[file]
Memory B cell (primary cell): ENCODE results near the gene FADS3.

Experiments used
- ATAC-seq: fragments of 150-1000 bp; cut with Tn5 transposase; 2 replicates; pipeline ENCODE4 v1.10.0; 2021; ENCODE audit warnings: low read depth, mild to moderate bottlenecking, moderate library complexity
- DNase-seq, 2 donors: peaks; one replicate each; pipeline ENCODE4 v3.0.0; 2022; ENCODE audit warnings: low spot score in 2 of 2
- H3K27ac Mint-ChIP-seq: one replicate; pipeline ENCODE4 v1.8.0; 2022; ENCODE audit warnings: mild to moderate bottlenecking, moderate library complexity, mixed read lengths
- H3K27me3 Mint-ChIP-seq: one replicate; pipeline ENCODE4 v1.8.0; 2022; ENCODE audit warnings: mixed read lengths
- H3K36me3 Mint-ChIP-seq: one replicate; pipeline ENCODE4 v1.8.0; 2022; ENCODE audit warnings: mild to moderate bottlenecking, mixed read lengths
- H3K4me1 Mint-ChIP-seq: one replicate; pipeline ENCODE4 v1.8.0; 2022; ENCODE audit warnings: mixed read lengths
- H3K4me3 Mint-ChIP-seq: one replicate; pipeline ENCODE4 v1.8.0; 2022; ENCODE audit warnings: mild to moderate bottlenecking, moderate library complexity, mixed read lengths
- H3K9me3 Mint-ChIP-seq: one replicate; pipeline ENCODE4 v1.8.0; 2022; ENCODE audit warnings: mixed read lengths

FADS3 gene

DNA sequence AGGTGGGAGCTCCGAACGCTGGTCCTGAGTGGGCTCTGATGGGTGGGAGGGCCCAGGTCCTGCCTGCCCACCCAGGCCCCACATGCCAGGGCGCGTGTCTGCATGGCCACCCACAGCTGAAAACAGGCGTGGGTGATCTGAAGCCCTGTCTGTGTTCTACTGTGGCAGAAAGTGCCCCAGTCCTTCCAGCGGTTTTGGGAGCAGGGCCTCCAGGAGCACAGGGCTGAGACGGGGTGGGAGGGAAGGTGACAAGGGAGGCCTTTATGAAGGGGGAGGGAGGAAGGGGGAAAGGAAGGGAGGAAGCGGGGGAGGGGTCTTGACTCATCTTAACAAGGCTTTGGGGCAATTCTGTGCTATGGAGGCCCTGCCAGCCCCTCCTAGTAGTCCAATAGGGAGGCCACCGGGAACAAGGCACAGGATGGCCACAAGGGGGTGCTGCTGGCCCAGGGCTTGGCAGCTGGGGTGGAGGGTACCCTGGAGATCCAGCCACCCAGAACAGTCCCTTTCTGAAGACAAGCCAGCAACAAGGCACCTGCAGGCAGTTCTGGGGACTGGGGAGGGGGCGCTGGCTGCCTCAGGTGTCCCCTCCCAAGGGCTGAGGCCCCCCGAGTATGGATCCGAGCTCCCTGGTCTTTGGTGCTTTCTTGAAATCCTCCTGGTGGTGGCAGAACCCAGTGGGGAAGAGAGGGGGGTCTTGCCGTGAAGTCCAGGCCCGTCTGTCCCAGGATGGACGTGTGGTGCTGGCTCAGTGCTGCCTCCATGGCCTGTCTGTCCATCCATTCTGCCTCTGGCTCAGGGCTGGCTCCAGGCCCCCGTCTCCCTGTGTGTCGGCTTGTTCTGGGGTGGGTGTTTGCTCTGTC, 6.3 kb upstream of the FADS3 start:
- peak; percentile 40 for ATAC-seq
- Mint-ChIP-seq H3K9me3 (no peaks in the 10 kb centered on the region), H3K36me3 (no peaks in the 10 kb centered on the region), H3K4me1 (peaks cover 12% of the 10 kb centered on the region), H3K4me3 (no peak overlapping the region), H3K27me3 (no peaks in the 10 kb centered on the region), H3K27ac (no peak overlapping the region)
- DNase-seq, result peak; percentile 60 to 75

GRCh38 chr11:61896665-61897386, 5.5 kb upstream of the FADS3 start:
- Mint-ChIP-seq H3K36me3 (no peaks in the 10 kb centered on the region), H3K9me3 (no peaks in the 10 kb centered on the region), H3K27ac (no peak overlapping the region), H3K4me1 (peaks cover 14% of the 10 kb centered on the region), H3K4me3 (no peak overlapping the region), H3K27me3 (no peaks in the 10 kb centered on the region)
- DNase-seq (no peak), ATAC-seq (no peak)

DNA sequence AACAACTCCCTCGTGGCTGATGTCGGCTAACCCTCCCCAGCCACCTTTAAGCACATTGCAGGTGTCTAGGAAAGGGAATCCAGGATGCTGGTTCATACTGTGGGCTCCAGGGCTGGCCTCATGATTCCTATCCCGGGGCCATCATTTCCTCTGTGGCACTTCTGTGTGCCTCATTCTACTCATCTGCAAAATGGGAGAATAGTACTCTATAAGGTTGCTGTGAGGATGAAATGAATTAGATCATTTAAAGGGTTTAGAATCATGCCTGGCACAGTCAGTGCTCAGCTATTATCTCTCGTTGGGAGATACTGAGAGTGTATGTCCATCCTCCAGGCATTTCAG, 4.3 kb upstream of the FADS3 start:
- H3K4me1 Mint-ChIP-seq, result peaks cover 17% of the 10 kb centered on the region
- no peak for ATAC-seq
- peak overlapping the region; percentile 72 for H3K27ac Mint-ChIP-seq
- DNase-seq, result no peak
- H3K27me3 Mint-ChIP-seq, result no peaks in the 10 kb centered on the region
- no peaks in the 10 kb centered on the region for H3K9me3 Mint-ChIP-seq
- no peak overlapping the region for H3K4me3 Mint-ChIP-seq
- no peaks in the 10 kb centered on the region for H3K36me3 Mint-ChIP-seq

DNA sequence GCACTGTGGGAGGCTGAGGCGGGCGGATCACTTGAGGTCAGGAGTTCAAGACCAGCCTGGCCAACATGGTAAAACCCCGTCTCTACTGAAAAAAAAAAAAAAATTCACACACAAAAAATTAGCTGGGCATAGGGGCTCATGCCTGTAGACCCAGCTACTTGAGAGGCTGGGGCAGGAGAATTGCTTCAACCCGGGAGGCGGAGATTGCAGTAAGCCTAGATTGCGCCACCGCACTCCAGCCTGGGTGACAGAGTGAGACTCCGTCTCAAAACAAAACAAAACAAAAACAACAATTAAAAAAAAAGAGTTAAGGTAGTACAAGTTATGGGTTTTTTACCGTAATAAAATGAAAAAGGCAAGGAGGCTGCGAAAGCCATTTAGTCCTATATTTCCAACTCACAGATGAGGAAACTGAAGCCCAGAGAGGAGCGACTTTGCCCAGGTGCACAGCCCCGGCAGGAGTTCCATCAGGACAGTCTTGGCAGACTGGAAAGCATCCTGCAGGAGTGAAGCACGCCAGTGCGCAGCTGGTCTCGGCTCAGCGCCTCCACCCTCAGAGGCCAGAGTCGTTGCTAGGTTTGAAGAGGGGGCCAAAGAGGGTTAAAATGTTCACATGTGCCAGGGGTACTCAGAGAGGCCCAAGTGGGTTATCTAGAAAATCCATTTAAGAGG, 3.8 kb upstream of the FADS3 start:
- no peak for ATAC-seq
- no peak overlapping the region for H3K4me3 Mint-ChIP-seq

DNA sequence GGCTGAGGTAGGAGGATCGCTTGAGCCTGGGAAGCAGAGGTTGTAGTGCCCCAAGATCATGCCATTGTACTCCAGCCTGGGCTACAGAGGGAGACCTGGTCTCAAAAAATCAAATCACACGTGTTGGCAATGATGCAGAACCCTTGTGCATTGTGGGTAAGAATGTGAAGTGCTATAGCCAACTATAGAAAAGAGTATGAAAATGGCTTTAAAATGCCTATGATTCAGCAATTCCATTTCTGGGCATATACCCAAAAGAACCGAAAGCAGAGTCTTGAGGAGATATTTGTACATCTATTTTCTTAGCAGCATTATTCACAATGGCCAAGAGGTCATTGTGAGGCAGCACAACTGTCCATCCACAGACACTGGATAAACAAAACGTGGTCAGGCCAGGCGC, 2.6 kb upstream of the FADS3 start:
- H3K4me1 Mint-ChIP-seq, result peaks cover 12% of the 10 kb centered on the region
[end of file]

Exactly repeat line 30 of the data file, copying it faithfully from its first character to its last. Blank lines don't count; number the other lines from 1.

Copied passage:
- no peak overlapping the region for H3K4me3 Mint-ChIP-seq